Imagine 2010: CENTURION Review

Neil Marshall has built a name for himself by making films about people invading someone else's territory and getting their "arses" thoroughly kicked. In "Dog Soldiers" it was elite troops versus Scottish werewolves, in "The Descent" it was a bonding group of girlfriends against an unknown species of cave dwellers and in "Doomsday" it was mercenaries vs. Scottish savages.

Which brings us to "Centurion" which features the exact same kind of story. This time the protagonists out of their league are a bunch of Roman soldiers, and the people they manage to piss off into a killing frenzy are eh.. Scottish savages again. Note that three out of these four films may be frowned upon by the Scottish Tourist Board despite impressively showing off the Scottish countryside.

So Neil Marshall should be careful lest people think he is a one-trick-pony. Does "Centurion" look a little too familiar for comfort? Or does it offer something unique? To answer that question in short: yes and yes... sort-of. Be warned as your mileage may vary: the Imagine crowd in Amsterdam gave this film a 6.43 out of 10, and those people can truly be seen as the film's core target audience...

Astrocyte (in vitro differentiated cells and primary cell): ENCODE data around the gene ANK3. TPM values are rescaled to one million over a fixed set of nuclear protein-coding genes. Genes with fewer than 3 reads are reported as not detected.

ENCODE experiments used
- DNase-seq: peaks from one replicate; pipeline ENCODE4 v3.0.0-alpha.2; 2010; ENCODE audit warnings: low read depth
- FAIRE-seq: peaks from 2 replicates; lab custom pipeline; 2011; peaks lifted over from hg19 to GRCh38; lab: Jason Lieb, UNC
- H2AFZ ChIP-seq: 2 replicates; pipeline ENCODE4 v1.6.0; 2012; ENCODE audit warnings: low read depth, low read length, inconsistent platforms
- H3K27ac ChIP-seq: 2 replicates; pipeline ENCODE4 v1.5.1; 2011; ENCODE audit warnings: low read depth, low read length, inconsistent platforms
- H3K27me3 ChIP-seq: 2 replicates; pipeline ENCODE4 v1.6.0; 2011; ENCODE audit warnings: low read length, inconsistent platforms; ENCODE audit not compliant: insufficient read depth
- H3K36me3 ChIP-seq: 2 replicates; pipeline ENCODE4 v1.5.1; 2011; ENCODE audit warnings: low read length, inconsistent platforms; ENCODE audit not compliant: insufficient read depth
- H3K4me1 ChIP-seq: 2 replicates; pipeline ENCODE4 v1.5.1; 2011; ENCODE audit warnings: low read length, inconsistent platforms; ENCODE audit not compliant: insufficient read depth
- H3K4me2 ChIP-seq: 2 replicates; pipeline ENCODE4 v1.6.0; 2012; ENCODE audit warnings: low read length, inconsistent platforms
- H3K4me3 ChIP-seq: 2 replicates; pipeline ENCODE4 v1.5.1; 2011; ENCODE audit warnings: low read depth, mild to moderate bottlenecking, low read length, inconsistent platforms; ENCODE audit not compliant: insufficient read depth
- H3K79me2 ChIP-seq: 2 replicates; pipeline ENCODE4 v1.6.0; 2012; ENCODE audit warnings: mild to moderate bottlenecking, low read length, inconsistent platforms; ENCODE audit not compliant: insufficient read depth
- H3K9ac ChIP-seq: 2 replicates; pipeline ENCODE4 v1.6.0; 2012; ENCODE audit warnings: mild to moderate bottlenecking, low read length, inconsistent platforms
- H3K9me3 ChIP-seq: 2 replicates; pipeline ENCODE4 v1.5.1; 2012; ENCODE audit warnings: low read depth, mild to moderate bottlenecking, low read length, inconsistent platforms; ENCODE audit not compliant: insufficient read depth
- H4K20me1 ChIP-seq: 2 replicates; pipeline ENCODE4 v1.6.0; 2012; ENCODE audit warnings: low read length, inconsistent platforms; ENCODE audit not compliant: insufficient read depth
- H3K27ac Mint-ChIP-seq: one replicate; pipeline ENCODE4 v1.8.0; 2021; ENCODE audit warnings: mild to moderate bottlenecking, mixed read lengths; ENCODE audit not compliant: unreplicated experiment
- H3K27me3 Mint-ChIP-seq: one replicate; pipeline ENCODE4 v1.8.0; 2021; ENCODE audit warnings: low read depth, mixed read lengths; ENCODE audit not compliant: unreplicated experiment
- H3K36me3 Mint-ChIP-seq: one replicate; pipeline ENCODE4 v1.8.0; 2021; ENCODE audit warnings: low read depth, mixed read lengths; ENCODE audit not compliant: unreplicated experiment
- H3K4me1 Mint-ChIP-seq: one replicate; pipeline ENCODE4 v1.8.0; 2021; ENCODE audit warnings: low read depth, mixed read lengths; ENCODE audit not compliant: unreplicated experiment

The Story:

After 20 years of war Emperor Hadrian is fed up with failing to conquer Scotland from the Picts and orders a final push. The Picts have been successfully thwarting the Romans by using guerrilla warfare, so this time the Romans send 3000 soldiers northward to draw out the Pictish king Gorlacon's army. Helping them is Etain, a Pictish mute girl who has a reputation for being the best and most ruthless tracker in Scotland.

However, Etain secretly works for Gorlacon. The Roman army is led into a giant ambush and subsequently massacred, its general taken prisoner to be tortured by Gorlacon at leisure.

A small group of survivors led by centurion Quintus decides to try and rescue the general. But during the attempt they make a lethal mistake, and an enraged Gorlacon dispatches a war band led by Etain to track and kill every last Roman in Quintus' party. A deadly race to the Roman border begins...

 

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The Movie: